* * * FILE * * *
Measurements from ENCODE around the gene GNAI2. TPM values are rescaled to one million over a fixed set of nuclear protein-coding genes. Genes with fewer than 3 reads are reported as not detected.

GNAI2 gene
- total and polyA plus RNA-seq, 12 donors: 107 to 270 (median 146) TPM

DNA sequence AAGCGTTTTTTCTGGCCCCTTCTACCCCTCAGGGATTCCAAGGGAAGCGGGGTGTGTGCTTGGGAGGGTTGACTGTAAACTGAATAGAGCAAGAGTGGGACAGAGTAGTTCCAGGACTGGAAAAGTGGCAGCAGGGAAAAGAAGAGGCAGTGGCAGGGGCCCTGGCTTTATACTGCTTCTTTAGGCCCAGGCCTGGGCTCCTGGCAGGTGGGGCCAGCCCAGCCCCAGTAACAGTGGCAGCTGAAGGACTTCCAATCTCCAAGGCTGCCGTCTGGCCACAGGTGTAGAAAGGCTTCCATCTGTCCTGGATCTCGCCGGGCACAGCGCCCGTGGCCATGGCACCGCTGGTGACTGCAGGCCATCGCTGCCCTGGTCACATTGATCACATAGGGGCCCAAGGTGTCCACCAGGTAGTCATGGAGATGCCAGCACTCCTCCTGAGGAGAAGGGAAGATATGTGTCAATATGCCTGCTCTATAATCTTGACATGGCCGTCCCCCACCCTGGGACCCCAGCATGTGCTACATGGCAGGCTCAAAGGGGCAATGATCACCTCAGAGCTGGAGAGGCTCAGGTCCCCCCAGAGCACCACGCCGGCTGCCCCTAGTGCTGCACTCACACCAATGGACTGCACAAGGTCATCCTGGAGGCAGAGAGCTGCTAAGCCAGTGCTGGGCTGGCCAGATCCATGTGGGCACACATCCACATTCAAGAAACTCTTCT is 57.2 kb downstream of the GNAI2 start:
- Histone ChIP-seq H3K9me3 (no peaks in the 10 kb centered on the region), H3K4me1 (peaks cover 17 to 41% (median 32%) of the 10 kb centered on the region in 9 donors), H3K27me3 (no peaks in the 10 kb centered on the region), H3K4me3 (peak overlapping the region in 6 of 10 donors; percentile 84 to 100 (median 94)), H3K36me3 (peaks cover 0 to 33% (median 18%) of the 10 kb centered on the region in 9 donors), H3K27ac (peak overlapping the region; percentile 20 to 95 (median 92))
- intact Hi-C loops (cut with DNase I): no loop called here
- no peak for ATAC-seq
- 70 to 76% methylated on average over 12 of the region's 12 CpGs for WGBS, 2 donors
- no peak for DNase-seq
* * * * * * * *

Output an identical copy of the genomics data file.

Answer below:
Measurements from ENCODE around the gene GNAI2. TPM values are rescaled to one million over a fixed set of nuclear protein-coding genes. Genes with fewer than 3 reads are reported as not detected.

GNAI2 gene
- total and polyA plus RNA-seq, 12 donors: 107 to 270 (median 146) TPM

DNA sequence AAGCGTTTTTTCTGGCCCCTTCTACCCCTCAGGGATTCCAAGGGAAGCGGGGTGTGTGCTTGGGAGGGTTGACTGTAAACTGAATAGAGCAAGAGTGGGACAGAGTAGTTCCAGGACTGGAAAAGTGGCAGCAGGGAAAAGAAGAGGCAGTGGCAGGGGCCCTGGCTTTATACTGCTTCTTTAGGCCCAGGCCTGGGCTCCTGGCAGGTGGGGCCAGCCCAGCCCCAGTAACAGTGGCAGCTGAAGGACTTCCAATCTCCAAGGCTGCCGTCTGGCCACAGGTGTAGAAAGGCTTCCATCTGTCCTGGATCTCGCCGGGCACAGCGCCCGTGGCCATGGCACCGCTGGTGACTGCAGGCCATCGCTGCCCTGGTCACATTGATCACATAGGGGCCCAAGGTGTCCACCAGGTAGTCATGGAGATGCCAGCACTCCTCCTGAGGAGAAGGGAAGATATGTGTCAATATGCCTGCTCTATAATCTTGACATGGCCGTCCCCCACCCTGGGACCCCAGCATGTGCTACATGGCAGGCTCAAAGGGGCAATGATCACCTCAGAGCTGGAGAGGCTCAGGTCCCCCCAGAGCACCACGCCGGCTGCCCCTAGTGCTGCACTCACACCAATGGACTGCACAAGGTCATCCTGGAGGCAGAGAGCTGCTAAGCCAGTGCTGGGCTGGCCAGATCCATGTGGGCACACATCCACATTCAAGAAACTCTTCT is 57.2 kb downstream of the GNAI2 start:
- Histone ChIP-seq H3K9me3 (no peaks in the 10 kb centered on the region), H3K4me1 (peaks cover 17 to 41% (median 32%) of the 10 kb centered on the region in 9 donors), H3K27me3 (no peaks in the 10 kb centered on the region), H3K4me3 (peak overlapping the region in 6 of 10 donors; percentile 84 to 100 (median 94)), H3K36me3 (peaks cover 0 to 33% (median 18%) of the 10 kb centered on the region in 9 donors), H3K27ac (peak overlapping the region; percentile 20 to 95 (median 92))
- intact Hi-C loops (cut with DNase I): no loop called here
- no peak for ATAC-seq
- 70 to 76% methylated on average over 12 of the region's 12 CpGs for WGBS, 2 donors
- no peak for DNase-seq